Helping Your Kids Develop Humility

Of all the words that characterize the life of Jesus — love, courage, obedience, grace, leadership — high on that list must be humility. The Son of God began His earthly life with a humble birth in a stable in the village of Bethlehem. He was raised in a humble little town called Nazareth. He owned no home, acquired few possessions and had no place of His own to rest His head at night. In fact, humble is how Jesus described His own character: "Take my yoke upon you and learn from me, for I am gentle and humble in heart, and you will find rest for your souls" (Matthew 11:29, NIV).

Humility is one of the most desperately needed character traits. How can we develop this trait in our children? The first step is helping them have an understanding of what real humility is.

Humility, in its simplest sense, is the ability to consider others ahead of oneself. It has been said that a humble person doesn't think less of himself; he simply thinks of himself less. Talk with your kids about what that may look like in daily life, how a genuinely humble person can be confident without being arrogant and can respect others while maintaining his self-respect. And a humble person's self-esteem isn't tied to what other people say about him. As Mother Teresa once put it: "If you are humble, nothing will touch you, neither praise nor disgrace, because you know what you are."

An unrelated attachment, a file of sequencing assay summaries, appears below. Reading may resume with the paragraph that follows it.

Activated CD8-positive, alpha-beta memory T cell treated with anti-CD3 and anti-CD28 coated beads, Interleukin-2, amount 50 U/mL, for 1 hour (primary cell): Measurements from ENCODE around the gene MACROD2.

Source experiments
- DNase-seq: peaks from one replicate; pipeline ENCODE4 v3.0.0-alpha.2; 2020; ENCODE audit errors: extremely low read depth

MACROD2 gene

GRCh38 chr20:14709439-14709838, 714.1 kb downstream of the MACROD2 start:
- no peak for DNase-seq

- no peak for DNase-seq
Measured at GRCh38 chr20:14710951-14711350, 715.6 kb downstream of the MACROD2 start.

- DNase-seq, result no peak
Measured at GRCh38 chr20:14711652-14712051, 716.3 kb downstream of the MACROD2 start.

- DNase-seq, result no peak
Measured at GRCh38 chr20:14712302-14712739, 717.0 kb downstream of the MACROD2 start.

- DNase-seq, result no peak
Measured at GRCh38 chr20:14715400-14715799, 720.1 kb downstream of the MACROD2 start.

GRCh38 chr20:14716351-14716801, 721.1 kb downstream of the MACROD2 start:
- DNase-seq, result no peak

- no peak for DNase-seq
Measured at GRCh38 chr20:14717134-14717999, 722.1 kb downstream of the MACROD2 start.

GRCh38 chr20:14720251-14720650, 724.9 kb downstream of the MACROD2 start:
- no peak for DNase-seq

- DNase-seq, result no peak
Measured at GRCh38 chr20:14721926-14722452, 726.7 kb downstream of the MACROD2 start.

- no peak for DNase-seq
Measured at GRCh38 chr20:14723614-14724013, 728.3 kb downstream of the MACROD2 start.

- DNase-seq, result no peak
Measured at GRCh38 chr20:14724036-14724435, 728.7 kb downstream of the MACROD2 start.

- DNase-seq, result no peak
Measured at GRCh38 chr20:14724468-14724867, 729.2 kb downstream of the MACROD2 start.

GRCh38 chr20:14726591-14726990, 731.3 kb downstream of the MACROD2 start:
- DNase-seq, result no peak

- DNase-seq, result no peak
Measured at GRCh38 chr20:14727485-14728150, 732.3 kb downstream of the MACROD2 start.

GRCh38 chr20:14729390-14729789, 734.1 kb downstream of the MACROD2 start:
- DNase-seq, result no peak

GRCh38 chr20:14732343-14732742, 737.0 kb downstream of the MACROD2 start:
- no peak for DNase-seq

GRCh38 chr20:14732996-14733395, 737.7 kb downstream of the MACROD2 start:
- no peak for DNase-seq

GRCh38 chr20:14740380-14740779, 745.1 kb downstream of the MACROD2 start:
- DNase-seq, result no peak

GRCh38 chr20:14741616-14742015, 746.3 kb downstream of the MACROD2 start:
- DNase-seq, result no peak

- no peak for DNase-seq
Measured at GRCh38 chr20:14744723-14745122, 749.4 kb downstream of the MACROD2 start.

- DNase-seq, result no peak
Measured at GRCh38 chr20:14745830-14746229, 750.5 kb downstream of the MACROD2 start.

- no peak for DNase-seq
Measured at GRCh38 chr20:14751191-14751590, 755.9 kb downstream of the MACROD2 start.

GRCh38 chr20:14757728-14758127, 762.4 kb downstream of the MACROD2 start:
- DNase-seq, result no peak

As you study the Bible as a family, observe how humility is one of the most commended character traits in all of Scripture — and how it is an important part of our relationship with God. The prophet Micah wrote, "And what does the LORD require of you but to do justice, and to love kindness, and to walk humbly with your God?" (Micah 6:8). Jesus often spoke of humility, saying that "whoever exalts himself will be humbled, and whoever humbles himself will be exalted" (Matthew 23:12). Our Savior taught that our reliance on God — our humility before Him — should be the same as that of a little child (Matthew 18:4).

So many virtues flow from this quality called humility. Respectfulness, kindness, generosity, compassion, patience — humility includes all these qualities. A truly humble person will demonstrate these traits — and these traits contribute to one's humility. If you are humble, you think of others, you empathize with others, you put their welfare and feelings ahead of yours. Here are a few ways we can help build this character trait in our kids: